Recording studio  

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"I see the studio must be like a living thing, a life itself. The machine must be live and intelligent. Then I put my mind into the machine and the machine perform reality. Invisible thought waves - you put them into the machine by sending them through the controls and the knobs or you jack it into the jack panel. The jack panel is the brain itself, so you got to patch up the brain and make the brain a living man, that the brain can take what you sending into it and live." --Lee Perry, unsourced


"...ever since Miles Davis and James Brown transferred their primary creative space from stage to studio, the most succesful musical form in the popular arena has been the dance-groove : where cycles of rhythm, circling ever back to their beginnings, allow for small shifts and changes within the structure to bring with them remarkable shock-force." (Hopey Glass in The Wire).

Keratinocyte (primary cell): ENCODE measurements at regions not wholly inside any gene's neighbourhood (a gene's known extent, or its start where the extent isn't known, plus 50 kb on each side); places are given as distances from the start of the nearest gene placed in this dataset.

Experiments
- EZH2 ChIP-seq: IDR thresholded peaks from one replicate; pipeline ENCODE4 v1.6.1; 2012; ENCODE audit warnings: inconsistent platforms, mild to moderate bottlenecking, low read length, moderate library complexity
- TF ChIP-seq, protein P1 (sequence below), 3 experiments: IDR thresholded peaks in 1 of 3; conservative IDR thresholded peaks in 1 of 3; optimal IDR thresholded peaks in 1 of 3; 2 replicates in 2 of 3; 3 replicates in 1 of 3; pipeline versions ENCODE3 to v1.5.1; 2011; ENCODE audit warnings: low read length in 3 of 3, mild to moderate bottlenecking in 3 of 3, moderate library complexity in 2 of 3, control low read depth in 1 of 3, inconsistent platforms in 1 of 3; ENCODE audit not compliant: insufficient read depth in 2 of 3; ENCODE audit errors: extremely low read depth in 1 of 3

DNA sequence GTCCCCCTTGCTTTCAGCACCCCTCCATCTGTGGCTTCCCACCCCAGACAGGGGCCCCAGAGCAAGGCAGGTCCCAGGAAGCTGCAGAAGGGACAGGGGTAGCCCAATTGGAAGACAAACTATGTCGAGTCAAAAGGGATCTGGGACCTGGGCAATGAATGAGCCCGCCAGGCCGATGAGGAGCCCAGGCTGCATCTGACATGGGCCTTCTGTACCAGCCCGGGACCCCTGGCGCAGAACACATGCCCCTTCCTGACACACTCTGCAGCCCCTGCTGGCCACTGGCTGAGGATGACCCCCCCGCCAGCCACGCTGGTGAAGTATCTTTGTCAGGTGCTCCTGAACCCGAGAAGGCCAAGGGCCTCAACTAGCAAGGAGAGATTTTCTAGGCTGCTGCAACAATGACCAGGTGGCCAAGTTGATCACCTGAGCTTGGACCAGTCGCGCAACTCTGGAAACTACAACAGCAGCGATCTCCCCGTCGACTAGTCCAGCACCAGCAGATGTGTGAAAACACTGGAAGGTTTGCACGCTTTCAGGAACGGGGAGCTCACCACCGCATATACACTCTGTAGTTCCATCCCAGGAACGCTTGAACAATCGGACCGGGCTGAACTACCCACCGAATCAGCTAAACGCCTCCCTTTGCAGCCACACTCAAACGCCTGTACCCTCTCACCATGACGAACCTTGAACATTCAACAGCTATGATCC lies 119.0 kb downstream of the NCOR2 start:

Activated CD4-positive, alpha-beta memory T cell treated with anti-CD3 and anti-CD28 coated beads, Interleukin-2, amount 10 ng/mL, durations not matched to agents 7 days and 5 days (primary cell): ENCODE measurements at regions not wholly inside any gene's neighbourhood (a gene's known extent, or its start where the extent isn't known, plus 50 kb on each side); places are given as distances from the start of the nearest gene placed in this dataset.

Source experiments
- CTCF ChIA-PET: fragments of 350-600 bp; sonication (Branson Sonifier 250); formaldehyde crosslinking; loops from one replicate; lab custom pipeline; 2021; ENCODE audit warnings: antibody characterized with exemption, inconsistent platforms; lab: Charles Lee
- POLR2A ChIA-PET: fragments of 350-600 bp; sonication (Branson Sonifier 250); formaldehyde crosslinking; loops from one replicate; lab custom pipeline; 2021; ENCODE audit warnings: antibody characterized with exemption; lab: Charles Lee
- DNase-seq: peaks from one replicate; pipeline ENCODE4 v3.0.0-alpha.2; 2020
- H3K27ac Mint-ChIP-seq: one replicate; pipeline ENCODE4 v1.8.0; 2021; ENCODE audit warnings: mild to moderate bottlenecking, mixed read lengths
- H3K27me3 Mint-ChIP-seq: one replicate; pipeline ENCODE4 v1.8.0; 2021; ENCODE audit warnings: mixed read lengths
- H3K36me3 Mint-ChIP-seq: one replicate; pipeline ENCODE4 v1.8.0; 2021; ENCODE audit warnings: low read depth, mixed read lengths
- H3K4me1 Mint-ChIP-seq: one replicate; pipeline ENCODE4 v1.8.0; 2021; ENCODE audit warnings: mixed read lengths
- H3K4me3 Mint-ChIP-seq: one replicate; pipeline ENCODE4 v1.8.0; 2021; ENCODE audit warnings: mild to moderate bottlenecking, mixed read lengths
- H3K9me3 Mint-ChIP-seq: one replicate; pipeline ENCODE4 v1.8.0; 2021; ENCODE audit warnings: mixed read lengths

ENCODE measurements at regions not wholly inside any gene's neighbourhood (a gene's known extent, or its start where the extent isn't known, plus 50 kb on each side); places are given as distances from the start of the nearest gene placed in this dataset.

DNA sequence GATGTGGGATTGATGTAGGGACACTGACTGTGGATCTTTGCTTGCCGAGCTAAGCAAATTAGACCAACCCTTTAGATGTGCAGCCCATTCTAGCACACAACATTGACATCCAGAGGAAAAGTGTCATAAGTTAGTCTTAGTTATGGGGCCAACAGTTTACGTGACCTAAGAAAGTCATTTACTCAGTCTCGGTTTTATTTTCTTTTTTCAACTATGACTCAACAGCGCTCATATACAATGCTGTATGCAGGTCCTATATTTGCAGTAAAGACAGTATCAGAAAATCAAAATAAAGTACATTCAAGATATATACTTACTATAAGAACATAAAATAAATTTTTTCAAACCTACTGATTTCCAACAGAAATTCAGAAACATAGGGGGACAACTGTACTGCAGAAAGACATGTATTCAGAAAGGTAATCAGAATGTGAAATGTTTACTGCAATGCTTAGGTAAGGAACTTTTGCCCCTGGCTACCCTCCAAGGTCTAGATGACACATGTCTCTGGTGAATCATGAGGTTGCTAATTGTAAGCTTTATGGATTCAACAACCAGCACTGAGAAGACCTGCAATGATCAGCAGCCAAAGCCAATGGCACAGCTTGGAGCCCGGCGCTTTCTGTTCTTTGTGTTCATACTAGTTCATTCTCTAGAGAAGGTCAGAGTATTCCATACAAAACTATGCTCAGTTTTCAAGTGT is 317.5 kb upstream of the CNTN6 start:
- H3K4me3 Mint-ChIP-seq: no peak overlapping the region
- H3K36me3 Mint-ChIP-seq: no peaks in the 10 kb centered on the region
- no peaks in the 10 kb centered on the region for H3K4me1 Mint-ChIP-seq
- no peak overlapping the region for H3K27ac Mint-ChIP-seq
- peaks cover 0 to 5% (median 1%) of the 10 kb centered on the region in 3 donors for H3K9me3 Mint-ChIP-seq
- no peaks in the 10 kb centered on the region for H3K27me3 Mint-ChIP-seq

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Train wreck at Montparnasse (October 22, 1895) by Studio Lévy and Sons.
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Train wreck at Montparnasse (October 22, 1895) by Studio Lévy and Sons.

A recording studio is a facility for sound recording. Ideally, the space is specially designed by an acoustician to control audio reflections. Different types of studios record bands and artists, voiceovers and music for television shows, movies, cartoons, and commercials, and/or even record a full orchestra. The typical recording studio consists of a room called the "studio", where instrumentalists and vocalists perform; and the "control room", which houses the equipment for recording, routing and manipulating the sound. Often, there will be smaller rooms called "isolation booths" present to accommodate loud instruments such as drums or electric guitar, to keep these sounds from being audible to the microphones that are capturing the sounds from other instruments or vocalists.

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Unless indicated otherwise, the text in this article is either based on Wikipedia article "Recording studio" or another language Wikipedia page thereof used under the terms of the GNU Free Documentation License; or on original research by Jahsonic and friends. See Art and Popular Culture's copyright notice.

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